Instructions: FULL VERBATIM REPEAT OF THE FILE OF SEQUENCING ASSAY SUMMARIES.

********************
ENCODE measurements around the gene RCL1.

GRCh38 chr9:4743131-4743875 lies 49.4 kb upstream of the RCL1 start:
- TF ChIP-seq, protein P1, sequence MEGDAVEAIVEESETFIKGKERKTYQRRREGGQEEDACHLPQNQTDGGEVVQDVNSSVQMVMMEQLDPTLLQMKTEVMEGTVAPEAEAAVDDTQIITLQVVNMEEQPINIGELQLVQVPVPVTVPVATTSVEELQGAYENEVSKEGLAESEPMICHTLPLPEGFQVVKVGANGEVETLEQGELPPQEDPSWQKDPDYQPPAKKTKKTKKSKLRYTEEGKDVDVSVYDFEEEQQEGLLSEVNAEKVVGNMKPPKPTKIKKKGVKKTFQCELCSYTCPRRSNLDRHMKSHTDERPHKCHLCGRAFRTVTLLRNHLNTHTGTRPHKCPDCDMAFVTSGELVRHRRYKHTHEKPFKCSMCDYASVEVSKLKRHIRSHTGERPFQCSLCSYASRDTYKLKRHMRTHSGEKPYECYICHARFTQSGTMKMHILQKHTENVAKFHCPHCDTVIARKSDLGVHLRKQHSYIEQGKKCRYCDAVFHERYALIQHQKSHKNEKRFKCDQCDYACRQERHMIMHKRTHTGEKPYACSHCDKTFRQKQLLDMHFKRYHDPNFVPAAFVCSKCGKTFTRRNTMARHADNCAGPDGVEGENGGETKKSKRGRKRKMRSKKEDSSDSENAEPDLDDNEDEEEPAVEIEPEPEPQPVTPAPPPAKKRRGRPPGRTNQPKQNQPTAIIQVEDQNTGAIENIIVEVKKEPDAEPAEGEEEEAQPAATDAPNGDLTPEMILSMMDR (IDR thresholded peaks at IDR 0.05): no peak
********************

ENCODE measurements around the gene RCL1.

GRCh38 chr9:4743131-4743875 lies 49.4 kb upstream of the RCL1 start:
- TF ChIP-seq, protein P1, sequence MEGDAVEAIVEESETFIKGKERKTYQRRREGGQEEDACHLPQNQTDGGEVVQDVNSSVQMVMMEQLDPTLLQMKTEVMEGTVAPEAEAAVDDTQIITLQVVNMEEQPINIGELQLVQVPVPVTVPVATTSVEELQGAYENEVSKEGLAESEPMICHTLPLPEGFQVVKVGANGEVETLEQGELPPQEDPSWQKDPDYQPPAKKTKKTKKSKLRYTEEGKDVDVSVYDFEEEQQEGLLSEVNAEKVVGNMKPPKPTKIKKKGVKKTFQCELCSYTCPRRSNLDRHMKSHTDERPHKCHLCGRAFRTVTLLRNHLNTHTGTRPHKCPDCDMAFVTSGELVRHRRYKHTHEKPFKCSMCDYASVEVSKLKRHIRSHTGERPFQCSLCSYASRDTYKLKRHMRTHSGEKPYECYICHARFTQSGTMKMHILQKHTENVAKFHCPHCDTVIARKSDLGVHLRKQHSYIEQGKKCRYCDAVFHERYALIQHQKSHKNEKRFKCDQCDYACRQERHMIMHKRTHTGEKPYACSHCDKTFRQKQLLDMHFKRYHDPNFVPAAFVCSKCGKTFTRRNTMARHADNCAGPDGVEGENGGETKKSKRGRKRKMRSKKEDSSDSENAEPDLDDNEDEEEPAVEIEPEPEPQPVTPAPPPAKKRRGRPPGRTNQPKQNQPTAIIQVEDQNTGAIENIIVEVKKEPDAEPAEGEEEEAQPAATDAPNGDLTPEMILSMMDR (IDR thresholded peaks at IDR 0.05): no peak